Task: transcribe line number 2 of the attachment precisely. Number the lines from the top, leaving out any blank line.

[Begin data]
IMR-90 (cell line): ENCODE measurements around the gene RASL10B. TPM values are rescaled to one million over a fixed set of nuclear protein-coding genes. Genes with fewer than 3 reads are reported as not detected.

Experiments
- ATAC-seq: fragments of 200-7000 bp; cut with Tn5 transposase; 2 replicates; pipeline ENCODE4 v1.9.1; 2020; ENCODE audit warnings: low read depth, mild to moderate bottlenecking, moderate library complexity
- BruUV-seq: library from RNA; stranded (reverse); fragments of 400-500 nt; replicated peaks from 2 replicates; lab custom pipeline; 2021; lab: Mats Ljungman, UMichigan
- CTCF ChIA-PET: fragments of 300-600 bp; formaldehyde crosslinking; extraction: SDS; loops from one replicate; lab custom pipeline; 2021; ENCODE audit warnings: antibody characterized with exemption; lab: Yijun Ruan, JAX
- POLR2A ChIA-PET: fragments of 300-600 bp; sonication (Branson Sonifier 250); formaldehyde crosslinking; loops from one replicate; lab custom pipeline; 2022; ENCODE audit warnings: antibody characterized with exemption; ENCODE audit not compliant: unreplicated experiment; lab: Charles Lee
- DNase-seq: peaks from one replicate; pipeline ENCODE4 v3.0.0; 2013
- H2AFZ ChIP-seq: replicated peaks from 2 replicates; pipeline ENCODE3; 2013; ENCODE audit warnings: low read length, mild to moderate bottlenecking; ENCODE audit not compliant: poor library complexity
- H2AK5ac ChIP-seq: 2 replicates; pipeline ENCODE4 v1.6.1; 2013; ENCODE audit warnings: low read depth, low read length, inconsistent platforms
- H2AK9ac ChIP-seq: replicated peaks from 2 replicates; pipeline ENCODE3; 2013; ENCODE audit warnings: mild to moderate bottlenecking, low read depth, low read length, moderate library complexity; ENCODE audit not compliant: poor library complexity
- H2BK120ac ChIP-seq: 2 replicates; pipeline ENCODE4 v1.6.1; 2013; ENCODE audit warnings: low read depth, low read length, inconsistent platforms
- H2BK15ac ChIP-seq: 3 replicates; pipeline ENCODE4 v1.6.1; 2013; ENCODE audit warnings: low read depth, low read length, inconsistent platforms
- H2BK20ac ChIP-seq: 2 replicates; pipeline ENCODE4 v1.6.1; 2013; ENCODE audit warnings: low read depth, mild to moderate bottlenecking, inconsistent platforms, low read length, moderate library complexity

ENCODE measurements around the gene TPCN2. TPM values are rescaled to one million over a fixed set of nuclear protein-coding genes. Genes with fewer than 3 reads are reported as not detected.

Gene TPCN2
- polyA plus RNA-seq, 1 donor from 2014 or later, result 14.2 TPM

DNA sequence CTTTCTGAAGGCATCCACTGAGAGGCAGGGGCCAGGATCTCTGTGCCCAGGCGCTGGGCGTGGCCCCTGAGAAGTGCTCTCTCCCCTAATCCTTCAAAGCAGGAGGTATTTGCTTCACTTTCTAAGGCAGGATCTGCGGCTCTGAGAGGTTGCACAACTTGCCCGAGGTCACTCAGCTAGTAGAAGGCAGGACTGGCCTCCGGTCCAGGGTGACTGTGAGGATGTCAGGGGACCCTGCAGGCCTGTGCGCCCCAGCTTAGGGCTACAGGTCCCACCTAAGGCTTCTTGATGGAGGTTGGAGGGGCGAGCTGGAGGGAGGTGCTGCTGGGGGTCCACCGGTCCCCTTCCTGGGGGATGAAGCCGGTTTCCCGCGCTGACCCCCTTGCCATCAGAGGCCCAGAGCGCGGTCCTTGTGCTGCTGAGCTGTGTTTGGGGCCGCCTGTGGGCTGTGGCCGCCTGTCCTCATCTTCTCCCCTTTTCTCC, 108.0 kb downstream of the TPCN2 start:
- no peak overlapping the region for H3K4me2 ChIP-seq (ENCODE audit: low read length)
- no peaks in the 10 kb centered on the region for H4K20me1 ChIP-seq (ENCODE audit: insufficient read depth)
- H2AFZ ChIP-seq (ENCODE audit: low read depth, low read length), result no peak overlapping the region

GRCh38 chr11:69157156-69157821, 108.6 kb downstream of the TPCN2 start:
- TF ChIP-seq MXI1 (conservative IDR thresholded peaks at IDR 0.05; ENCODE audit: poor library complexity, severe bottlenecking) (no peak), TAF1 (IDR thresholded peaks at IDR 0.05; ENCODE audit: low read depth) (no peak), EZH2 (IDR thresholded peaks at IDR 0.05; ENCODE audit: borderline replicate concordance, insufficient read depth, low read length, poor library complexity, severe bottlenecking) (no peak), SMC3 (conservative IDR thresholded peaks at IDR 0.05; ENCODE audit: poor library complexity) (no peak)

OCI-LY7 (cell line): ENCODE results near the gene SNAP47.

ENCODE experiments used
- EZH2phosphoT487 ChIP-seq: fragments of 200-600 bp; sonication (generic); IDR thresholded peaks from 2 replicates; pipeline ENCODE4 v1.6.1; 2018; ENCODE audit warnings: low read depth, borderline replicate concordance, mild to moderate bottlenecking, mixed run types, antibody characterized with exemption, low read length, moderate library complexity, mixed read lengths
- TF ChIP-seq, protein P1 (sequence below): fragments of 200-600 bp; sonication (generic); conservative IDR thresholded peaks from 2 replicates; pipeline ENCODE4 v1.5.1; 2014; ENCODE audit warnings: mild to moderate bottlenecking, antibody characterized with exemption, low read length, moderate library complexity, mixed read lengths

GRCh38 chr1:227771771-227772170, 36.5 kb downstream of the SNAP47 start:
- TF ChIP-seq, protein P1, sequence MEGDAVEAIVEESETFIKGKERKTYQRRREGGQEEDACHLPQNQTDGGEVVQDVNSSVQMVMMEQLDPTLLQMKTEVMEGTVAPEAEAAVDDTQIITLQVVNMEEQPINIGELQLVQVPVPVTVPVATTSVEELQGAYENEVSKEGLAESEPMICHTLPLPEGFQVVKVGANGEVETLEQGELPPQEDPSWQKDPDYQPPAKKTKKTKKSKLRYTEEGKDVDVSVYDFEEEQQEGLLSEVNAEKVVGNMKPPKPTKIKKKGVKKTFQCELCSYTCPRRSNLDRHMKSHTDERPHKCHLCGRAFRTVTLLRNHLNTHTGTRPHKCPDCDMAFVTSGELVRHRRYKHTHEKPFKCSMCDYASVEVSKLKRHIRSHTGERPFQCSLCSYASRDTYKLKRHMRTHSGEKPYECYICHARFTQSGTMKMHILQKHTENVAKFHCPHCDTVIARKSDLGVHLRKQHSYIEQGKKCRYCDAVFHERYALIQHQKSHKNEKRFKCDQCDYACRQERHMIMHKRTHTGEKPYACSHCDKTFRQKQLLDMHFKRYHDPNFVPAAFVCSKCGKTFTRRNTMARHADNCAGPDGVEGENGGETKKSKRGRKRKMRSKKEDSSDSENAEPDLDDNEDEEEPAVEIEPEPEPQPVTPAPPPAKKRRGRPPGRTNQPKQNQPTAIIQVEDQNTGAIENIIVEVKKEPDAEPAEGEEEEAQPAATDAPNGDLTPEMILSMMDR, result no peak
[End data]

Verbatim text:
Experiments